New York Gov. Andrew Cuomo on Oct. 8 joined government leaders worldwide in signing an agreement to help combat global warming and keep the Earth’s average temperature from rising dangerously.
The Under Two MOU, a memorandum of understanding signed by more than three dozen government leaders, affirmed New York’s commitment to helping keep the Earth’s average temperature from rising more than 2 degrees Celsius and committed the state to working to reduce greenhouse gas emissions about 40 percent by 2030. Cuomo said he hoped New York would be able to generate 50 percent of its electricity from renewable energy sources by then.
“Climate change is an issue of society’s sustainability. To deny that climate change is real is to defy reason … denial is not a survival strategy,” Cuomo told an audience of a few hundred people at Columbia University before signing the agreement.
The memo comes ahead of the United Nations’ climate negotiations in Paris in December. Former vice president and environmentalist Al Gore sat next to Cuomo on stage. He said he hoped New York’s commitment would send a strong signal to world leaders and encourage others to make the same pledge.
Cuomo said to ignore climate change “is gross negligence by government and irresponsible as citizens.” He reaffirmed New York’s commitment to address global warming and climate change amid projections showing a rising sea level that could eventually wipe out parts of the state.
“Current projections estimate that sea levels will rise 1 to 4 feet by 2100,” the governor said. “If that is true, New York State would be devastated, it’s that simple. Even at a fraction of that rise, Manhattan as we know it would be gone.”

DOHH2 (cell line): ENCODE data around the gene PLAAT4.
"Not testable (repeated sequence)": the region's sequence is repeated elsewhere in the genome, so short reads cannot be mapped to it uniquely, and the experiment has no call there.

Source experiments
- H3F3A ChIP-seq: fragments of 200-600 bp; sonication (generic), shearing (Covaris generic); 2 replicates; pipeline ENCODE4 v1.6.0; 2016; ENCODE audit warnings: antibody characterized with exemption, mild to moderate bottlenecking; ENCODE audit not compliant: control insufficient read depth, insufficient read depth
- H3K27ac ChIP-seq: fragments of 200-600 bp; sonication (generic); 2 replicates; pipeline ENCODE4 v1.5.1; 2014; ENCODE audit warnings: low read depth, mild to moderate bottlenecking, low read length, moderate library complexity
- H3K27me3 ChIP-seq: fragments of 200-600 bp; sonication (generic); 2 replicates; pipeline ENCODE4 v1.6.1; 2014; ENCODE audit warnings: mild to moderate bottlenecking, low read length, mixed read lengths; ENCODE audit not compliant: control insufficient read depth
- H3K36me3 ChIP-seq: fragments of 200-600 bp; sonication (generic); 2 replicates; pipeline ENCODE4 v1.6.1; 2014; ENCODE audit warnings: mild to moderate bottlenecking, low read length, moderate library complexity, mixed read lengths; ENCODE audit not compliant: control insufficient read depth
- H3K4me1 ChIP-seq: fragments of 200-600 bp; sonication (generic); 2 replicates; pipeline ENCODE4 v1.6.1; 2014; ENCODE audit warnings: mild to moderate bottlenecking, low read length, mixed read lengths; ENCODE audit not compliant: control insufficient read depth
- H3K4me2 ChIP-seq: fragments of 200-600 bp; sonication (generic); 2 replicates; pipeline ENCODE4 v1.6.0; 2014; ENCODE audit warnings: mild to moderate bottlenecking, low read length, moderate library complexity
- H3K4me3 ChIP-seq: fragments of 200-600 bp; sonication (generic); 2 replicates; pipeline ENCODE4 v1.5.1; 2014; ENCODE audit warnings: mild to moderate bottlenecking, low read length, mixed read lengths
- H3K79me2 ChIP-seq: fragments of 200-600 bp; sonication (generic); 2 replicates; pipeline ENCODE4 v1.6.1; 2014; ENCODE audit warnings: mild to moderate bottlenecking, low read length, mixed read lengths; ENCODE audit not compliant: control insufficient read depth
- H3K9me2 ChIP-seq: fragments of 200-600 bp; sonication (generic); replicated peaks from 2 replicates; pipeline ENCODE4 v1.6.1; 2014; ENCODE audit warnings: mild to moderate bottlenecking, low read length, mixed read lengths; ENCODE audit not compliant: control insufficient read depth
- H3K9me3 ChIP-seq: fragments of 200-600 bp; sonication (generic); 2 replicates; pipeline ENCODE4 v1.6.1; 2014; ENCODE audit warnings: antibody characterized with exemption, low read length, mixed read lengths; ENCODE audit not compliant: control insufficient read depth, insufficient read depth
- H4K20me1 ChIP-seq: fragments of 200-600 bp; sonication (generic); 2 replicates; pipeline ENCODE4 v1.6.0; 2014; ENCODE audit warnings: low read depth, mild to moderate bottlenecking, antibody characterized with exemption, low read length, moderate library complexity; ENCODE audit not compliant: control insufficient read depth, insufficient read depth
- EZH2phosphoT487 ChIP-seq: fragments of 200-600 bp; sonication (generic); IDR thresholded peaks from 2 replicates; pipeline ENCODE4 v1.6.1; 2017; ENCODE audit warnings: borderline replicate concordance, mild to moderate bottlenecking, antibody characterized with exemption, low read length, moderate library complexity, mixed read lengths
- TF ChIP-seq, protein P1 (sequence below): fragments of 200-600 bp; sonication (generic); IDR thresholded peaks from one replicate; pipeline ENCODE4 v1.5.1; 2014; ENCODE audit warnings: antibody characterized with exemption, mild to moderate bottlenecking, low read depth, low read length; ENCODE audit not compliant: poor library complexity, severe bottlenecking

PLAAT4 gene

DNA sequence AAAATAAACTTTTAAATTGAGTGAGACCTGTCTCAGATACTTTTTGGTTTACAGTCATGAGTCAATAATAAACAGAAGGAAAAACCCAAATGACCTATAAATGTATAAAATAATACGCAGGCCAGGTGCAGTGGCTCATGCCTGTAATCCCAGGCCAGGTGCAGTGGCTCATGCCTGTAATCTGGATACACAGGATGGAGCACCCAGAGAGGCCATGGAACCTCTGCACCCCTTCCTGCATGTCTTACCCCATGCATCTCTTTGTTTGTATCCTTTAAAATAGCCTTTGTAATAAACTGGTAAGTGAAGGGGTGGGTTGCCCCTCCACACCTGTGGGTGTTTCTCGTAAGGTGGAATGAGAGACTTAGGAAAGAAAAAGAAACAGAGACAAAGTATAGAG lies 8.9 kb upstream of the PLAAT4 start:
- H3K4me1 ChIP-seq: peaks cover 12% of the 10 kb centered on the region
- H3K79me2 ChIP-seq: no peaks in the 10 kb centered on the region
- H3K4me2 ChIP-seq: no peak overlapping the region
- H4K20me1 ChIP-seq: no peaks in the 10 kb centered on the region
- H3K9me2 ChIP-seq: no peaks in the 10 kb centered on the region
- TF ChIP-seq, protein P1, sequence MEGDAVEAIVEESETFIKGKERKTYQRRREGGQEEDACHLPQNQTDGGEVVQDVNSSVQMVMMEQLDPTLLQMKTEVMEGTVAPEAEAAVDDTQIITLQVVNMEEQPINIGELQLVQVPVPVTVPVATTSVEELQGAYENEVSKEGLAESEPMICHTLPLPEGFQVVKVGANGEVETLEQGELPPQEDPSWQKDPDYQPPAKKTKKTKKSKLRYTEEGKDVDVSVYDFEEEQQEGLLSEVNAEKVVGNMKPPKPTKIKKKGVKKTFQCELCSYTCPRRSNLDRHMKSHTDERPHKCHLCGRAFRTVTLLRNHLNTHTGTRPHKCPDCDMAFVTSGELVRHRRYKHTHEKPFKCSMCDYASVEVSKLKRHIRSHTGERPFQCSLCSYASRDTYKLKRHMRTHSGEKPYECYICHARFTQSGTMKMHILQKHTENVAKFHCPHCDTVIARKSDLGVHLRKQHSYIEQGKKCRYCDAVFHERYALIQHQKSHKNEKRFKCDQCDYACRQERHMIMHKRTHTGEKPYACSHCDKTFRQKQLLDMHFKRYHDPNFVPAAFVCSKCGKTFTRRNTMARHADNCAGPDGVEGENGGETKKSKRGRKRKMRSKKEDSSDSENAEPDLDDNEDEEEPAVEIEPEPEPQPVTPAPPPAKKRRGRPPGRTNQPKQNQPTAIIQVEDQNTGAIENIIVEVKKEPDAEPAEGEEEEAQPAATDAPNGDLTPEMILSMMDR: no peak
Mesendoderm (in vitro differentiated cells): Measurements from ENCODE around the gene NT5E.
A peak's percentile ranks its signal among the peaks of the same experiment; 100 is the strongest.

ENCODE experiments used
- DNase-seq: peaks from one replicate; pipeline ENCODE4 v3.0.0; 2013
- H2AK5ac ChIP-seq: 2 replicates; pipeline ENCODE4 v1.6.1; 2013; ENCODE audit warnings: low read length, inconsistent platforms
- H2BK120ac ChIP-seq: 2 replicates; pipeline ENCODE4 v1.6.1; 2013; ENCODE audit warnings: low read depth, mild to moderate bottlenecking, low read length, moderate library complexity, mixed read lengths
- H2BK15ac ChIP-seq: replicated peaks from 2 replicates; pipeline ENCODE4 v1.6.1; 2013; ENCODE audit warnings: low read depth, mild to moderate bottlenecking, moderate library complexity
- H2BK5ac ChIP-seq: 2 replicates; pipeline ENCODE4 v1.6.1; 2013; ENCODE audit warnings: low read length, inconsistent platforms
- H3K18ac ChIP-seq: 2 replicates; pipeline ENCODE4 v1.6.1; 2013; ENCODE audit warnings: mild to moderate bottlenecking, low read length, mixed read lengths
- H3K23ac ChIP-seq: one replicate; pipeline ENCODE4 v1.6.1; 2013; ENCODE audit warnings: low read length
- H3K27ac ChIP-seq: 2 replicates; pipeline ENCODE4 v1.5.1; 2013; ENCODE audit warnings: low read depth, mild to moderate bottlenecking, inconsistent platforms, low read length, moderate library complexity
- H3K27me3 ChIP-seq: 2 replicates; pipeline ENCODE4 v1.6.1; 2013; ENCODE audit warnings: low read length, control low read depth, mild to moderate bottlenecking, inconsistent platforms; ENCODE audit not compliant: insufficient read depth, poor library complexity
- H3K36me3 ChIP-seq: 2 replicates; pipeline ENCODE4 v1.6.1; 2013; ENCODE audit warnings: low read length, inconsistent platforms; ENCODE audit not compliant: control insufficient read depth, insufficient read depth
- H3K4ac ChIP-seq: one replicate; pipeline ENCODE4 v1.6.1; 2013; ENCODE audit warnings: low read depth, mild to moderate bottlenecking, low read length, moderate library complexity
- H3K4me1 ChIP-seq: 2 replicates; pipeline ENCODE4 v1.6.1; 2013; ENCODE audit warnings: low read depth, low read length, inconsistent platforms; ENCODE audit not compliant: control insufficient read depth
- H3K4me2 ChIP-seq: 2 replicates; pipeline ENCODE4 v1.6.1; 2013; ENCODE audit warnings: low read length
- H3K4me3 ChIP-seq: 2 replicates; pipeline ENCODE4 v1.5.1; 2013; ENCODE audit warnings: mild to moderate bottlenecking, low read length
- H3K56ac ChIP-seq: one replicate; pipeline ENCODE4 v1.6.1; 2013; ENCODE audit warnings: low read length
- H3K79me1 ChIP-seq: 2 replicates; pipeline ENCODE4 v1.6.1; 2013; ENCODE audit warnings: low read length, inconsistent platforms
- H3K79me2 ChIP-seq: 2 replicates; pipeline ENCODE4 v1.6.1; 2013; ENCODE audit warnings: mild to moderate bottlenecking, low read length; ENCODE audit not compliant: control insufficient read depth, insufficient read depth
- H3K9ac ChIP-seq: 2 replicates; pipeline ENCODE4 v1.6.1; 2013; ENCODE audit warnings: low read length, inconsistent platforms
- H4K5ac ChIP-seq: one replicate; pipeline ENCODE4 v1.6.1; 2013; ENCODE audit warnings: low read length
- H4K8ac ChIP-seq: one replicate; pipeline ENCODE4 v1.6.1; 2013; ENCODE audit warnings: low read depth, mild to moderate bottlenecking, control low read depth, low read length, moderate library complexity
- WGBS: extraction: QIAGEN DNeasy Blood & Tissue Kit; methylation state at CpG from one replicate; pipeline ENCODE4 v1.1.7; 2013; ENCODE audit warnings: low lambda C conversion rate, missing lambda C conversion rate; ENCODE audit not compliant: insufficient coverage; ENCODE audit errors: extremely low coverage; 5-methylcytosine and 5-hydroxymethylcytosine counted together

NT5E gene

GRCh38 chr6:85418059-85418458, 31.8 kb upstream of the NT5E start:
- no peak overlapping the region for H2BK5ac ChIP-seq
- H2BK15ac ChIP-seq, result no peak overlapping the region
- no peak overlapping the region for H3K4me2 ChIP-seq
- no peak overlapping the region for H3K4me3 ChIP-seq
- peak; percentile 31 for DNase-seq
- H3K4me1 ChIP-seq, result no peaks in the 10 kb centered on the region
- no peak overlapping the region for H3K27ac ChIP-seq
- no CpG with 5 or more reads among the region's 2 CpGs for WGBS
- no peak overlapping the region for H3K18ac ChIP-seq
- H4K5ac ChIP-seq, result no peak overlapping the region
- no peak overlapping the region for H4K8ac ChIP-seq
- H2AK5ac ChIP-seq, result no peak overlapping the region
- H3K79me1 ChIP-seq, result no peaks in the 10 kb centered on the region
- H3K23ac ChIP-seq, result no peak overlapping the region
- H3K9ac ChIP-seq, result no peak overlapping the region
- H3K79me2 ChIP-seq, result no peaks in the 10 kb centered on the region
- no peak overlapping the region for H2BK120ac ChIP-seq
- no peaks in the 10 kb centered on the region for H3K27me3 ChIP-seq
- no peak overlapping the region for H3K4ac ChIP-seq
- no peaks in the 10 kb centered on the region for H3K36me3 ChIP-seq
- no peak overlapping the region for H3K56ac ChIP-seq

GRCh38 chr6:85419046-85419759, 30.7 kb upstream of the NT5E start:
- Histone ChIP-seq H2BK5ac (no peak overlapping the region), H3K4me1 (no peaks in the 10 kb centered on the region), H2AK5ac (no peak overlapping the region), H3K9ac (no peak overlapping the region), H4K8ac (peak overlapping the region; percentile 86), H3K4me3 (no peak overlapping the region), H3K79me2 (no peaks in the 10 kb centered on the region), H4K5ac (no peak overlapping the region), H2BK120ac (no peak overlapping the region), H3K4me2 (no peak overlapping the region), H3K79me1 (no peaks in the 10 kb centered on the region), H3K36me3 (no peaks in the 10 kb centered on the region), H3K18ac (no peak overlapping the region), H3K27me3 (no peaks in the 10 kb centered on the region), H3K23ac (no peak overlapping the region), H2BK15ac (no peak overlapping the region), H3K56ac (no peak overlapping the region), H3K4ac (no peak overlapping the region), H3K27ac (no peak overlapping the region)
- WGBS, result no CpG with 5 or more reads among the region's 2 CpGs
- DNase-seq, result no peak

Gore said Superstorm Sandy in 2012 was able to gain strength because it passed over ocean waters that were about 9 degrees warmer than normal.
“The cumulative amount of manmade global warming now traps as much extra heat energy every day as would be released by 400,000 Hiroshima-class atomic bombs exploding every 24 hours,” he said, adding that most of the energy goes into the oceans.
New York state also plans to bring solar energy to 150,000 more homes and businesses and aims to include solar technology in every one of the 64 state universities by 2020.
“Now is the perfect time for the state’s aggressive climate commitments,” said Kit Kennedy, director of the energy and transportation program at the Natural Resources Defense Council, a nonprofit environmentalist group. “The U.S. is tackling power plant pollution nationwide, countries like China and India have made groundbreaking commitments to tackle their climate emissions, and the international climate talks in Paris are fast-approaching.”
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